This was a strong game for Anthony Spencer. It's a shame that he doesn't play like this every week because he can. Spencer was all over the field. He was quick off the snap, created pressure and was able to consistently get off blocks in the running game. Spencer is an explosive player, and you can really see this when he is running down plays from the backside. The one sack that the defense had for the day was when he was able to run Jackson down from the backside.

Spencer was awful against the Eagles when it came to getting off blocks and being a factor in the scheme of the defense. In a game in which the Seahawks did the best they could to take DeMarcus Ware out of the game, Spencer was able to step up and make plays to help out.

Rookie Murray puts on a show

Offensively for the Cowboys it was once again the DeMarco Murray Show when it came to running the football.

Murray had a timed speed of 4.37 in the 40 yard dash coming out of Oklahoma but there are times when he doesn't look like he is running because of how smooth he really is with the ball in his hands. It's almost as if he is gliding with the ball in his hands but to me where Murray has made the most improvement is when using his eyes to help him carry the ball. There were times earlier in the season when Murray carried the ball that I didn't feel that he saw the hole or the development of the blocks.

The rookie looks more confident where he needs to fit in the running game. He now sees the backside cuts, he feels where the hole is going to develop and he is also showing the ability to finish runs.

There has always been praise for Murray as a pass receiver, but I have seen improvement as a pass protector in blitz pick-up. When Murray stays square and upright, he can handle the job. Where he has to be careful is when he tries to cut block, which I saw last week against the Eagles. The great backs are not only able to run and catch the ball but able to be a solid pass protector as well. Running the ball will get you glory, but pass protecting will get you respect from your teammates.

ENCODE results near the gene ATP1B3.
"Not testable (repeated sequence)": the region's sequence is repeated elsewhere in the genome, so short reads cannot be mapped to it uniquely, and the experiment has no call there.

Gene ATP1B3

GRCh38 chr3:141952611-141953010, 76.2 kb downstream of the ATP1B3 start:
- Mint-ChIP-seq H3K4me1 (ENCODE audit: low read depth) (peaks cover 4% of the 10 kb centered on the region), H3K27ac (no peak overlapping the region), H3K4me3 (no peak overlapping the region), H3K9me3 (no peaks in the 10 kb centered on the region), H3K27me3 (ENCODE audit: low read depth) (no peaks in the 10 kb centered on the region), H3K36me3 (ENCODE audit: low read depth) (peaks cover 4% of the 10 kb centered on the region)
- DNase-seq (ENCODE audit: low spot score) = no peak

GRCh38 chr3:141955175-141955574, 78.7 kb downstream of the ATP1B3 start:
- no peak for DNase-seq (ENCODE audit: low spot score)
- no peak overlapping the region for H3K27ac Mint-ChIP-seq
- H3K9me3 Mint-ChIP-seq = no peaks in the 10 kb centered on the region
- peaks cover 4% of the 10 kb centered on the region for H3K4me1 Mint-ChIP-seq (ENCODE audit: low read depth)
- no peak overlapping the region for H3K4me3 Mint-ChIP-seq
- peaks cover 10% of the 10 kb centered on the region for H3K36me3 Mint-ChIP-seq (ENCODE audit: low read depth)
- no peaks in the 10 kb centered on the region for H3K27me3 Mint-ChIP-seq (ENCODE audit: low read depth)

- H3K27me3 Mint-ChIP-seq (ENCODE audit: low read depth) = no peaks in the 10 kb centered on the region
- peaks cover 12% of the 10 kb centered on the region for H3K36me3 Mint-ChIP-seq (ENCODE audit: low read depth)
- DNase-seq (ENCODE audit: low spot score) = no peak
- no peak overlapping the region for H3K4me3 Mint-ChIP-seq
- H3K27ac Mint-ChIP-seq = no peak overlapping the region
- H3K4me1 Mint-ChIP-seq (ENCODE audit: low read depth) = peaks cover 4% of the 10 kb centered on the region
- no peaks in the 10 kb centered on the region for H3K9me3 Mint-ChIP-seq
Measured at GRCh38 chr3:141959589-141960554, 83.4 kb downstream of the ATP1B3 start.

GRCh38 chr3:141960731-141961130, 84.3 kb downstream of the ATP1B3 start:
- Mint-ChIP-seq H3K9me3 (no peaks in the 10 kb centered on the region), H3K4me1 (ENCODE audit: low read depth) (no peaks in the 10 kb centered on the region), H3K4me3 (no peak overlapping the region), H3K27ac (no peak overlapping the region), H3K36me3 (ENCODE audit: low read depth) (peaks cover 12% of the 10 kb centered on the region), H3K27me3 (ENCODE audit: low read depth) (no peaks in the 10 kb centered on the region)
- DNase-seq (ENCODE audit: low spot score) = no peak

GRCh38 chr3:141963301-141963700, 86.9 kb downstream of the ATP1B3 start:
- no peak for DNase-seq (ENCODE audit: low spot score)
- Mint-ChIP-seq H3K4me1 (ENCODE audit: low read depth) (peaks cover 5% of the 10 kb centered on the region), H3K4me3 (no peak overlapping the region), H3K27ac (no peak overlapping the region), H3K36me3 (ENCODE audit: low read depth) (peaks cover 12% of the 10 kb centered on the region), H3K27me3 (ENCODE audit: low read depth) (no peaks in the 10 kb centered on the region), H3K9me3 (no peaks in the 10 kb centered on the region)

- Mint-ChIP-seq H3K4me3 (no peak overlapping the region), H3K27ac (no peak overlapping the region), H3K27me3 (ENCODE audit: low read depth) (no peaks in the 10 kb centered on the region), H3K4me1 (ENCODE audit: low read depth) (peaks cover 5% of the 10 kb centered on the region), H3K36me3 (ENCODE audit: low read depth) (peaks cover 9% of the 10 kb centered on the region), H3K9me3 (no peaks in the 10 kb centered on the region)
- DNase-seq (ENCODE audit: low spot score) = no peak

Good defense foils good plan

With the score 3–3 in the second quarter, the Cowboys had a first-and-goal on the Seahawks 1. Jason Garrett sent three tight ends in the game with fullback Tony Fiammetta as well. At the snap of the ball, Witten who was lined up on the line to the right, headed up the field and then broke to his right but was tightly covered by linebacker K.J. Wright into the flat.

Romo, looking at Witten, saw no chance there to make the throw. Fiammetta headed into the space that Witten had left and was picked up by safety Atrari Bigby, who was covering Fiammetta as well. Now Romo's second read had been taken away. On the backside of the formation, John Phillips was the wing left and released up the field, uncovered. Phillips would be Romo's third read and was open in the back of the end zone off the snap but as Romo's eyes turned back to him, he was now in the path of linebacker Leroy Hill. With the clock going off in his head, Romo fired the pass too high for Phillips to reach.

Second-and-goal: Garrett tried to take advantage of how aggressive defensive end Chris Clemons plays in run defense. Holland pulled to his right and Doug Free released inside to his right trying to draw Clemons down to crash inside. Clemons didn't bite on the flow and played his technique to the outside, staying at home. Murray took the flip going to his left but Clemons was now up the field and in his face. Murray was able to avoid Clemons, but Free was unable to secure his block on the linebacker. Thus, no gain.

Third-and-goal from the 1: Garrett once again is going to try and get the ball to Witten, which is not a bad thing to try on the goal line. Witten was in line on the right side and released to the corner, Murray was in the backfield and headed for the flat but ran by a blitzing Earl Thomas off the edge. Romo had Thomas in his face and had to spin to avoid his rush, and he is able to gather himself. All his options were covered and he had to force the ball high to the corner to see if Witten can make a play, but he couldn't.

The point I am trying to make here is that there are times where you have good ideas and plans for the red zone, but the defense is just a little better.